Sacha Tomey

Sacha Tomey's Blog

Migrating to Native Scoring with SQL Server 2017 PREDICT

Microsoft introduced native predictive model scoring with the release of SQL Server 2017.

The PREDICT function (Documentation) is now a native T-SQL function that eliminates having to score using R or Python through the sp_execute_external_script procedure. It's an alternative to sp_rxPredict. In both cases you do not need to install R but with PREDICT you do not need to enable SQLCLR either - it's truly native.

PREDICT should make predictions much faster as the process avoids having to marshal the data between SQL Server and Machine Learning Services (Previously R Services).

Migrating from the original sp_execute_external_script approach to the new native approach tripped me up so I thought I'd share a quick summary of what I have learned.

Stumble One:

Error occurred during execution of the builtin function 'PREDICT' with HRESULT 0x80004001. 
Model type is unsupported.


Not all models are supported. At the time of writing, only the following models are supported:

  • rxLinMod
  • rxLogit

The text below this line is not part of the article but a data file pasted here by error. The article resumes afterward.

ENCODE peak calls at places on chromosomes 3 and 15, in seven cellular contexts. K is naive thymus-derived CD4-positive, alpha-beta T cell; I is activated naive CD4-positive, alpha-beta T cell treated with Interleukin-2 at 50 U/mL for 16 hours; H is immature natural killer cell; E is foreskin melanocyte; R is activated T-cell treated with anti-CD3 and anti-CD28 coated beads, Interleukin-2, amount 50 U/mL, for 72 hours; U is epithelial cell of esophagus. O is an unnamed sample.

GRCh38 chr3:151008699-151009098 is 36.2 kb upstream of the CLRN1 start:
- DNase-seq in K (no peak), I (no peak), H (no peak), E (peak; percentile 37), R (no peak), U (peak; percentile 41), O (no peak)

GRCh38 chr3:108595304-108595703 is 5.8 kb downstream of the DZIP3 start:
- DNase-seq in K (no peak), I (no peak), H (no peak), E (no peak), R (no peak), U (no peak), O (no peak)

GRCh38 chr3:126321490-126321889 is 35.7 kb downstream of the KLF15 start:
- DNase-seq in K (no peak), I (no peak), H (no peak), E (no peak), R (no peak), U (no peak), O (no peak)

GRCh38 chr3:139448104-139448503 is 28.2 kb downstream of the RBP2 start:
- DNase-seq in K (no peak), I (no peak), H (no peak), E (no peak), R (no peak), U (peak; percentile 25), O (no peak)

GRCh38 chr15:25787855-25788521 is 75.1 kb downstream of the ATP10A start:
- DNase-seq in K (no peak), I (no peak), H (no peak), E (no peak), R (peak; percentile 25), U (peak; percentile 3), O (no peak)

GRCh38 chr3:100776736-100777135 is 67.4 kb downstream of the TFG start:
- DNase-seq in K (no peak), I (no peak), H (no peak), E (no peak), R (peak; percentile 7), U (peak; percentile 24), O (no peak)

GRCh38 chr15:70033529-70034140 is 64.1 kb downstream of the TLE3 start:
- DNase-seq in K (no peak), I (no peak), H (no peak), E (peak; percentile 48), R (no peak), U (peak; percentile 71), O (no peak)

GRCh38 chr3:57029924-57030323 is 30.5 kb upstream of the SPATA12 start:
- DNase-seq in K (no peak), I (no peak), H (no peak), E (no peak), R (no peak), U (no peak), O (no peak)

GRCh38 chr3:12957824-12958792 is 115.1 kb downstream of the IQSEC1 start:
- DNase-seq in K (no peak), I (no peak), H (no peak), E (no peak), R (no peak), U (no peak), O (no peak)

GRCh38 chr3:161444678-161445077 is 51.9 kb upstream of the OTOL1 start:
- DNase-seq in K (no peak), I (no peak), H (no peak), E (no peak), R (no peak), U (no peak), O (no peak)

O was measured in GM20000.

• rxBTrees
  • rxDtree
  • rxdForest

sp_rxPredict supports additional models including those available in the MicrosoftML package for R (I was using attempting to use rxFastTrees). I presume this limitation will reduce over time. The list of supported models is referenced in the PREDICT function (Documentation).

Stumble Two:

Error occurred during execution of the builtin function 'PREDICT' with HRESULT 0x80070057. 
Model is corrupt or invalid.


The serialisation of the model needs to be modified for use by PREDICT. Typically you might serialise your model in R like this:

model <- data.frame(model=as.raw(serialize(model, NULL)))

Instead you need to use the rxSerializeModel method:

model <- data.frame(rxSerializeModel(model, realtimeScoringOnly = TRUE))

There's a corresponding rxUnserializeModel method, so it's worth updating the serialisation across the board so models can be used interchangeably in the event all models are eventually supported.  I have been a bit legacy.

That's it.  Oh, apart from the fact PREDICT is supported in Azure SQL DB, despite the documentation saying the contrary.